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House Keys

In loving Memory of Edgar and Mathilde Arendt, by their family

House Keys to 8 rue des Petit Arches in Paris, France. The keys belonged to Edgar and Mathilde Arendt.

Edgar Arendt was born in Hamburg, Germany, on November 23, 1902.  His parents, Simon and Rosalie Arendt, were married in Berlin and lived in Hamburg. Simon Arendt was a wealthy businessman and owned a department store in Hamburg.

In 1933, Edgar immigrated to France to study at the University of Paris. Edgar remained in France for a few years, where he was considered a refugee and not a German citizen by the French government.  While in France, Edgar also married Mathilde Türk, and they had a daughter, Danielle,in 1939. In July of that same year, Germany revoked Edgar’s German citizenship and declared him “an enemy of the state.” Shortly after the revocation of his citizenship, WWII began, and Edgar enlisted in the French army. In 1940 he was captured and sent to the Gurs concentration camp in Vichy France.

While detained, Edgar’s wife and daughter were hidden by the Juyans, a French family with no children of their own. Back in Germany, all of the family’s belongings had been confiscated. Edgar’s father died of natural causes in 1940, but his mother was deported to Theresienstadt concentration camp in 1942. The Nazis had also confiscated the temple records of each Jewish family, which meant they knew where they lived, where they worked, how much they earned, and who they were related to.

Edgar eventually escaped from the Gurs camp in 1943. It was after his escape that he decided to leave Paris. Edgar, Mathilde, and their daughter left France in late 1943 and crossed the Pyrenees Mountains on foot into Spain. They lived in Spain for a short period and obtained a visa to the United States in 1943 after being sponsored by total strangers: Sidney and Pauline Katz of Columbus, Ohio. The family then traveled to Portugal, where they took a boat from Lisbon to the United States, arriving in Pennsylvania on June 23, 1943. The Arendt family eventually settled in Columbus, where Edgar’s sister Edith had been living since 1938.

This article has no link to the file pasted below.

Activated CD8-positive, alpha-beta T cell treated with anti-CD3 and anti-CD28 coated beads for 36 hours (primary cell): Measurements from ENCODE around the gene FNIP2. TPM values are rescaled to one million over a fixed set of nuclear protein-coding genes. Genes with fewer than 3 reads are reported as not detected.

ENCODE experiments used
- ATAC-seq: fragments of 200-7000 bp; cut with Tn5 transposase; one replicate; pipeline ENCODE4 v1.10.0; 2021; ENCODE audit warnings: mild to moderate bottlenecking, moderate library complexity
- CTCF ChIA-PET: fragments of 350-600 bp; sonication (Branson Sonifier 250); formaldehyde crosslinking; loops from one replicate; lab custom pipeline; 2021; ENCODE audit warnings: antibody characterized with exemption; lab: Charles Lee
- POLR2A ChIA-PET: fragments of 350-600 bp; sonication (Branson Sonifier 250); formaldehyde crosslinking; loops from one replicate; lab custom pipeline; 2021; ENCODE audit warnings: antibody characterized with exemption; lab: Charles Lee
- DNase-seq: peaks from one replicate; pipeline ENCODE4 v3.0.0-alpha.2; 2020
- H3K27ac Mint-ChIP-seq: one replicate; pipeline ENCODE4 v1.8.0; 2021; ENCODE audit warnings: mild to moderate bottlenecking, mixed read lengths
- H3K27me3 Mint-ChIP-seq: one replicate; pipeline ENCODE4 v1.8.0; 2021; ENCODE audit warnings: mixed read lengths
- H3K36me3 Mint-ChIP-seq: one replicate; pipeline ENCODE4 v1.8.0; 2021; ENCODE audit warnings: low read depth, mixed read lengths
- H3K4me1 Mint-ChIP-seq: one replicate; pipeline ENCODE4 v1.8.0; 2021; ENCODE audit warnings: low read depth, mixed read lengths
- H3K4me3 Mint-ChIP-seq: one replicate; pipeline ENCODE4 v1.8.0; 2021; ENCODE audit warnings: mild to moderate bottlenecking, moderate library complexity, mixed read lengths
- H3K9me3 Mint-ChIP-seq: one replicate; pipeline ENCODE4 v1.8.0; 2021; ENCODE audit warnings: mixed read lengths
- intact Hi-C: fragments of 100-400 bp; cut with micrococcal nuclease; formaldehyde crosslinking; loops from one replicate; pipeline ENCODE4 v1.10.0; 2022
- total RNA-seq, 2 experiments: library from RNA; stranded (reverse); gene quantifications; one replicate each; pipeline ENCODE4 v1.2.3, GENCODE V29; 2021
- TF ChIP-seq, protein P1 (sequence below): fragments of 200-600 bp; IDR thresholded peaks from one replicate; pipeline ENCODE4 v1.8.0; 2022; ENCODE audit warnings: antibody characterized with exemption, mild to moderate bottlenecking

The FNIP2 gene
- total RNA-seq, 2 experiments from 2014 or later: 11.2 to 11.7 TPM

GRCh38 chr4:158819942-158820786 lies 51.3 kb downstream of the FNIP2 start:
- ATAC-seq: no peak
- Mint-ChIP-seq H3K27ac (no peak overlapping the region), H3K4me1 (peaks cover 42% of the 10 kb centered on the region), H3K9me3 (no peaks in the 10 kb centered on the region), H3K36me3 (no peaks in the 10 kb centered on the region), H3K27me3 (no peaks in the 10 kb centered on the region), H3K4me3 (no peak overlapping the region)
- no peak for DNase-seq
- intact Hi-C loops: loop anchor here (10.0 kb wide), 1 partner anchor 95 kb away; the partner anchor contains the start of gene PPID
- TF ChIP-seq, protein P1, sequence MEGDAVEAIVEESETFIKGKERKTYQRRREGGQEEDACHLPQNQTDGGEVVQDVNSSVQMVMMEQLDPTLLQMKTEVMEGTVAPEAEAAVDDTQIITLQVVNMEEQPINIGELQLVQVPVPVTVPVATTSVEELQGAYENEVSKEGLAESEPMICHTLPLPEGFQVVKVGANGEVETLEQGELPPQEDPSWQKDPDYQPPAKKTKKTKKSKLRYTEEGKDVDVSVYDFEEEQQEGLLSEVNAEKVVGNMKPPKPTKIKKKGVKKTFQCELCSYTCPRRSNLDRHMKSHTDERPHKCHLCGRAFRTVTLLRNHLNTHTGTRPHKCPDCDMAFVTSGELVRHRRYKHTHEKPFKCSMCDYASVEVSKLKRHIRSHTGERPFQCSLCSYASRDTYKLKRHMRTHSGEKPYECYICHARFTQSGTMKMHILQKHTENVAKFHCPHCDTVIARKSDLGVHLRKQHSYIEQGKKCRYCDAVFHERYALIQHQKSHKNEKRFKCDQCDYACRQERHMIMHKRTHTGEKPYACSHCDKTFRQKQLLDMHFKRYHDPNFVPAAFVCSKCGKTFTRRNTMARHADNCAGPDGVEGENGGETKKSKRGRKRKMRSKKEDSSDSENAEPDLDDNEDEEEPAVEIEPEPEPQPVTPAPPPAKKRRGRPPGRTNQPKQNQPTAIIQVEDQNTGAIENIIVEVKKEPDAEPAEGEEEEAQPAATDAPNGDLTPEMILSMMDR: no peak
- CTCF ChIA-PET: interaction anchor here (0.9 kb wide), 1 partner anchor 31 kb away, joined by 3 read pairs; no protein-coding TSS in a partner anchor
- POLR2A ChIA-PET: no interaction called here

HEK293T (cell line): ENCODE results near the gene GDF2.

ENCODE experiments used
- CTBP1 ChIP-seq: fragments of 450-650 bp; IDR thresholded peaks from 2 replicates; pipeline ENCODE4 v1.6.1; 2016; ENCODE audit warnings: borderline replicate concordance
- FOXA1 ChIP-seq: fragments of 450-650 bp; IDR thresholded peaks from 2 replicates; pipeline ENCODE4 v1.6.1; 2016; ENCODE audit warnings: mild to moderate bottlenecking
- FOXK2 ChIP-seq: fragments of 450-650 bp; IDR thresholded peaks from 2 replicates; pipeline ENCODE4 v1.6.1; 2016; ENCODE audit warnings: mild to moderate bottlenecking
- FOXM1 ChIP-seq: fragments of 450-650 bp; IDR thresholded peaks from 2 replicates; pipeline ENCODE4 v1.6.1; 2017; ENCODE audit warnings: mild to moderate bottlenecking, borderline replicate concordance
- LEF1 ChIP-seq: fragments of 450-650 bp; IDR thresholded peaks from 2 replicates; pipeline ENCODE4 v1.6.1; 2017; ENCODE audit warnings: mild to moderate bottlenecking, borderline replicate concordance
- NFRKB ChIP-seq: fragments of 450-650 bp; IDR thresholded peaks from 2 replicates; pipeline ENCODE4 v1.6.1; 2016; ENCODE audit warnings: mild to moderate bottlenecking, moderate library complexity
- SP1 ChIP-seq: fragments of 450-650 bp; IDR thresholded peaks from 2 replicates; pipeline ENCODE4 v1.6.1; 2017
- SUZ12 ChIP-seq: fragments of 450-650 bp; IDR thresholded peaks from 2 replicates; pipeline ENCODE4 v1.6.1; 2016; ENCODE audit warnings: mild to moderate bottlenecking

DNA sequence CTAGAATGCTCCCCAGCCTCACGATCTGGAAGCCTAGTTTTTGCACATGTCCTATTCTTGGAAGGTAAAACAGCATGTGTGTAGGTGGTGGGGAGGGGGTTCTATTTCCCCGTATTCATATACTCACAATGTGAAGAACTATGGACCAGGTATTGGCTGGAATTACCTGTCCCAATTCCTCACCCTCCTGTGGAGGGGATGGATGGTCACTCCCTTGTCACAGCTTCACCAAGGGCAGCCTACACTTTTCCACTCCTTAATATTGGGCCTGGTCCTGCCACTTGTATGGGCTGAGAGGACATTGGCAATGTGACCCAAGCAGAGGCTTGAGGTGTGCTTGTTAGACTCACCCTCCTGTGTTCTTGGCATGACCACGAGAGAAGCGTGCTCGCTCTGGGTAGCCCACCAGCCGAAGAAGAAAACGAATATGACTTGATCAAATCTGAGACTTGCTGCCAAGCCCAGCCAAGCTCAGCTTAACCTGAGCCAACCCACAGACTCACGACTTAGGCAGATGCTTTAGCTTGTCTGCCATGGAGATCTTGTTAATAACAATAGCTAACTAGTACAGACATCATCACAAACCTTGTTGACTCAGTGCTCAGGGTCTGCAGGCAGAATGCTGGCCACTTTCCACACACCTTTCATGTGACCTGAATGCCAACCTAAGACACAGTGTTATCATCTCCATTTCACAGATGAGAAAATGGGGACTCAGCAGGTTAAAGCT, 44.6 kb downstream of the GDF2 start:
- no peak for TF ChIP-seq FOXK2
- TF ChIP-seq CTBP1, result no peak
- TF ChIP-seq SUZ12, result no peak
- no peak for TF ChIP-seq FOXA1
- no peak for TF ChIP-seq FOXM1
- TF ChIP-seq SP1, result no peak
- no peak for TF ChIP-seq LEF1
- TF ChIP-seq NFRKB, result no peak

On February 5, 1945, SS Chief Heinrich Himmler allowed the transport of 1,210 Jews from Theresienstadt to neutral Switzerland. Jewish organizations working in Switzerland deposited a ransom of $1.25 million in Swiss bank accounts for the Germans. Edgar’s mother, Rosa, was one of those who were to be transferred. However, after 33 days in Switzerland, she died of pneumonia.

After the war, Edgar and his family became Naturalized US citizens. Edgar spent the rest of his career as a civilian of the US Department of Defense. After Edgar’s passing in 1984, his grandson would be invited to Hamburg’s city hall to open one of the last major unopened files pertaining to the war. These files would reveal that Edgar’s daughter was the sole surviving heir able to make a claim for the properties and possessions confiscated from her family. However, upon learning of it, Danielle instructed her son to return and inform the City of Hamburg that she would never be making a claim. Danielle wanted her decision to finally conclude the cycle of suffering that too many had suffered for too long.

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